Traveling Vietnam Wall returning to Topeka

Wall will be at National Guard museum Aug. 28-31
Ed Gerhardt, president of the Museum of the Kansas National Guard's board of directors, stands near the Vietnam War display at the museum, 6700 S.W. Topeka Blvd. Gerhardt and other board directors have been working since January to bring the American Veterans Traveling Tribute Vietnam Wall back to Topeka. The traveling wall will be at the museum from noon Aug. 28 through 3 p.m. Aug. 31.

After a 17-year absence, the American Veterans Traveling Tribute Vietnam Wall is returning to Topeka in late August.


The traveling wall, which is 360 feet long and 8 feet tall at its apex, is an 80 percent scale version of the Vietnam Memorial Wall in Washington, D.C., and contains the 58,286 names of those who died in the war that are etched on the wall in the nation’s capital.

Ed Gerhardt, president of the Museum of the Kansas National Guard’s board of directors, said the traveling wall will be available for viewing round-the-clock from noon Aug. 28 through 3 p.m. Aug. 31 at the museum, 6700 S.W. Topeka Blvd.

“The mission (of the traveling wall) is to honor, respect and remember the men and women who served in the Vietnam War and to pay specific tribute to those who gave all in that service,” Gerhardt said.

The Kansas National Guard museum board members decided at their January meeting to bring the AVTT Vietnam Wall back to Topeka.

“The last time, it was at the VA (hospital), and 50,000 to 60,000 people came to it,” he said.

The board originally set a goal of raising $12,000 for the project, which included the $8,650 fee paid to AVTT to transport the wall, informational panels and other materials to Topeka. Later, Gerhardt said, the goal was upped to $15,000 after realizing they would need to pay for publicity, tent rental, motel rooms for AVTT workers, nighttime security and other costs.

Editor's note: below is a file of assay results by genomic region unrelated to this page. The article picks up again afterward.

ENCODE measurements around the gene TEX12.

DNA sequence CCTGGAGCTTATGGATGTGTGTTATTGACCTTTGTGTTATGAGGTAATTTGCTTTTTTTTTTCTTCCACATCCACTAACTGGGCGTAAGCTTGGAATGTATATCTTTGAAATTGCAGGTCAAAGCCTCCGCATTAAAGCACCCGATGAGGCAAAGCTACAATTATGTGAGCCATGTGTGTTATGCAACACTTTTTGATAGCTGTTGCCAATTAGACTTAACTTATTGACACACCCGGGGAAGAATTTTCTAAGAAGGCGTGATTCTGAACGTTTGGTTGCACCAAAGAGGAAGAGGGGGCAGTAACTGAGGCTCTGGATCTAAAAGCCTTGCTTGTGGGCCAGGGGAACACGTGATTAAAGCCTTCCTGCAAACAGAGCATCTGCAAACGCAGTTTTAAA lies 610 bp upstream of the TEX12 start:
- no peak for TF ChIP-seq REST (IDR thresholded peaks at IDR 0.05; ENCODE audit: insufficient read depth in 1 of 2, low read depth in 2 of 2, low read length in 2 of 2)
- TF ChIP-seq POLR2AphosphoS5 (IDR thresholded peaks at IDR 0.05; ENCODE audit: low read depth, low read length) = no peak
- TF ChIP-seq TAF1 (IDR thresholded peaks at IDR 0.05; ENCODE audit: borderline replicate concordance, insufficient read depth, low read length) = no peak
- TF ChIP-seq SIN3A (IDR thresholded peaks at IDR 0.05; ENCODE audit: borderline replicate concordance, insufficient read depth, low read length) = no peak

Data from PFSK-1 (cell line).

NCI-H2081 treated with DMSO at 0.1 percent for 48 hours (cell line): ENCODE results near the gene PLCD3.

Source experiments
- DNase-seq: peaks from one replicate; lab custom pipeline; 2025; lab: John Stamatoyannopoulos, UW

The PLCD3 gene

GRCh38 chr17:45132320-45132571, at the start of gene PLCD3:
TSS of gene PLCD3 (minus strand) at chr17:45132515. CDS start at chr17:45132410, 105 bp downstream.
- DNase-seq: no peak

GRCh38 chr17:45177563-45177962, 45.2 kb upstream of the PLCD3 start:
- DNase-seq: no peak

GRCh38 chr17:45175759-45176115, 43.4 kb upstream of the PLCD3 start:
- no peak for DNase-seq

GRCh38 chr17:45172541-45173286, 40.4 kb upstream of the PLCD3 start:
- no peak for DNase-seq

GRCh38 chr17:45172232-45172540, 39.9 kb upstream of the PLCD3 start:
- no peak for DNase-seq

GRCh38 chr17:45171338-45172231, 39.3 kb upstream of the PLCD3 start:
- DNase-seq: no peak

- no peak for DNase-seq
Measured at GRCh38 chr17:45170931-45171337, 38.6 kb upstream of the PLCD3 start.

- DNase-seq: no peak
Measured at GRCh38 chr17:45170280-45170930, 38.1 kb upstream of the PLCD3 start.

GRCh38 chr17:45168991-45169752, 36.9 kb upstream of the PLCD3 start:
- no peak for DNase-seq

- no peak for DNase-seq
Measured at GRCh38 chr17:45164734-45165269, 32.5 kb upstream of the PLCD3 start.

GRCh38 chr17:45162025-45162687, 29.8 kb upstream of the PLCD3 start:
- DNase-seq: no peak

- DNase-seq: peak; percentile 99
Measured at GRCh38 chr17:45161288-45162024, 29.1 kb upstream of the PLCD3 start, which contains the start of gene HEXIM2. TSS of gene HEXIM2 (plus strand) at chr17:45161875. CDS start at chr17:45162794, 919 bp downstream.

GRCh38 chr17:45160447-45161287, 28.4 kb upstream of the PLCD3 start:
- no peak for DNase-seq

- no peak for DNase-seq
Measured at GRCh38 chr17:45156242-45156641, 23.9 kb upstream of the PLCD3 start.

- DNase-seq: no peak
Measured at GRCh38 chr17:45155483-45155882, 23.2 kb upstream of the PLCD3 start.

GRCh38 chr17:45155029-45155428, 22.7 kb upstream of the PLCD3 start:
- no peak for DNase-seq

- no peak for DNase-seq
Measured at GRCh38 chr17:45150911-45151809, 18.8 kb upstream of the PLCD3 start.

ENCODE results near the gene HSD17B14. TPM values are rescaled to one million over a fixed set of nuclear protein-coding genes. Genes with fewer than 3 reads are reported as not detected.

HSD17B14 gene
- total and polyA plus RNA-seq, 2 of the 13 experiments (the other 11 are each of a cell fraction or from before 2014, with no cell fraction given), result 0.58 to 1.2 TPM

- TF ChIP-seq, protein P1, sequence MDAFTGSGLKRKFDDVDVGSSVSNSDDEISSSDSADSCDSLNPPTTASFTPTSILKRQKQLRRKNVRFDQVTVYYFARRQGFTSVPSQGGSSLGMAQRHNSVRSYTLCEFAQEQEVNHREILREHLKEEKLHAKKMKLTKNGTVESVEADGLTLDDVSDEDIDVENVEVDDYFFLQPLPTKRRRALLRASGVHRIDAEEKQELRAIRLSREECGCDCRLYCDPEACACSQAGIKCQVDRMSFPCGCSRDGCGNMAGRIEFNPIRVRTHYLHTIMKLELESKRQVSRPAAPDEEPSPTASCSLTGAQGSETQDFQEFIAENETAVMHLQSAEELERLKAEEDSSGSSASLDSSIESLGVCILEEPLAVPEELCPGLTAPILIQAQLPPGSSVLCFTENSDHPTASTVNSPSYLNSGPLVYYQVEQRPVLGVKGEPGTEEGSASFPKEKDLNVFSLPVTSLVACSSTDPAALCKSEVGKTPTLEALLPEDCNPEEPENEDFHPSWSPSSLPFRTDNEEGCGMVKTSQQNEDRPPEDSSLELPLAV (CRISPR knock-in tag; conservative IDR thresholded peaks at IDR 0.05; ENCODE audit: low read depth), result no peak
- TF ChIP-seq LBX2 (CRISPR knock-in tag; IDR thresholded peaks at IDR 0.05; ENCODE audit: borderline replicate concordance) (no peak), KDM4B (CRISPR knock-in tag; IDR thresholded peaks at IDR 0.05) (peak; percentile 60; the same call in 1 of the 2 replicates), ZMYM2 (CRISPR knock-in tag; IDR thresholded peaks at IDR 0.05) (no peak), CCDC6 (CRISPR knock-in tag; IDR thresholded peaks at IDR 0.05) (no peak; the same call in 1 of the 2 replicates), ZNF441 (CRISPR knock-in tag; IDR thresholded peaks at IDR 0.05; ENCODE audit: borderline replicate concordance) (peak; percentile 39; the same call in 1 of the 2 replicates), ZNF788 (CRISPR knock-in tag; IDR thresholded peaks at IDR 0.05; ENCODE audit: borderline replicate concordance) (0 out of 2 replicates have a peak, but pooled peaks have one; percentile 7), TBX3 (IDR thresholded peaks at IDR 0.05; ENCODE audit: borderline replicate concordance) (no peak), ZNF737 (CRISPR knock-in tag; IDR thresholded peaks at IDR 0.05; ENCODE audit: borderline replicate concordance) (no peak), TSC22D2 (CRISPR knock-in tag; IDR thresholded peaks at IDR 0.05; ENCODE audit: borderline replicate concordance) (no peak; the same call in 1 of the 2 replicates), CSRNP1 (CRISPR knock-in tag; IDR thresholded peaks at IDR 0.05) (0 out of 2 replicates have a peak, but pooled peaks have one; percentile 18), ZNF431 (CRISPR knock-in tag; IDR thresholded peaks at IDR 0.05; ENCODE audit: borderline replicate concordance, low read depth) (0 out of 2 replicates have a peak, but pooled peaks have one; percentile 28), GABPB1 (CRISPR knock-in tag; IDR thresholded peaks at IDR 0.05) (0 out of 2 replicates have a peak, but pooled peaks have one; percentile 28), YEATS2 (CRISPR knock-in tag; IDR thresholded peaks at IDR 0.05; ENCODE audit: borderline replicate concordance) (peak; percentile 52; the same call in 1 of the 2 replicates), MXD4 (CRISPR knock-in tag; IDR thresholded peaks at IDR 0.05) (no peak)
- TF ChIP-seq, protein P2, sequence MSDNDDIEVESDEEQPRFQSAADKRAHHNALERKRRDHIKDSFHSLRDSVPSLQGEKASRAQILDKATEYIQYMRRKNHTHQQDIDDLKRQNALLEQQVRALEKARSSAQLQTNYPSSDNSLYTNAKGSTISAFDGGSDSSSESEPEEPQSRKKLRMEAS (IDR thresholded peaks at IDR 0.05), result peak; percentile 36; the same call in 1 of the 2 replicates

“But we have already met the goal,” he said.

Major contributors have included American Legion Post 421, $3,000; Prairie Band Potawatomi Nation, $2,500; 190th Air Refueling Wing, Kansas Air National Guard, $1,300; and Capitol Federal Foundation, $1,000. Gerhardt said dozens of smaller donations also helped the board reach its goal.

A number of volunteers have signed up to help set up and take down the wall, serve as color guards, provide security or perform other tasks.

“Every veteran group in town has been a part of the planning committee,” he said.

Ceremonies are planned for each day of the wall’s visit. So far, the schedule includes:

Aug. 28

■ Opening ceremony at noon, featuring a blessing of the wall by the Prairie Band Potawatomi Nation; speaker Tad Pritchett, a U.S. Marine who served as a platoon leader in the Vietnam War; and the laying of POW/MIA and Gold Star Mother’s wreaths.

■ Evening ceremony at 7 p.m., featuring the Santa Fe Band and speaker Maj. Gen. Lee Tafanelli, Kansas adjutant general.

Aug. 29

■ Reveille ceremony at 8 a.m.

■ Evening ceremony at 7 p.m., featuring live music and speaker John Musgrave, a Marine who was severely wounded while serving in Vietnam and writes poetry about his war experiences.

Aug. 30

■ Pancake feed from 7 to 10 a.m. in the museum conference room.

■ Reveille ceremony at 8 a.m.

■ Vietnam veterans panel discussion at 10:30 a.m. in the museum conference room.

■ Reading of names of Kansans who were killed in action in Vietnam at 5 p.m.

■ Evening ceremony at 7 p.m., featuring the Kansas City Bettys USO Girls and speaker Roger Locher, a retired Air Force pilot who was shot down in Vietnam.

Aug. 31

■ Reveille and field chapel service, 7 a.m.

■ Ride to the Wall from Topeka Harley-Davidson at 11 a.m., meeting at the Vietnam Wall at 12:15 p.m.

■ Closing ceremony at 2:30 p.m., featuring Gerhardt as the speaker.

Gerhardt said viewing the Vietnam Wall can be emotional for some people, so chaplains and others will be at the site to provide counseling if needed. Organizers also are asking people to mute their cellphones as they approach the wall.

After leaving Topeka, the Vietnam Wall will travel to El Dorado, where it can be seen from Sept. 3 through 7 at American Legion Post 81.

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More than 2.6 million

The number of American military personnel serving in Vietnam from August 1964 to May 1975


Number of American military personnel who died in Vietnam

More than 303,000

The number of American troops wounded in Vietnam


Number of American troops severely disabled by service


Percent of those killed who were 21 years or younger





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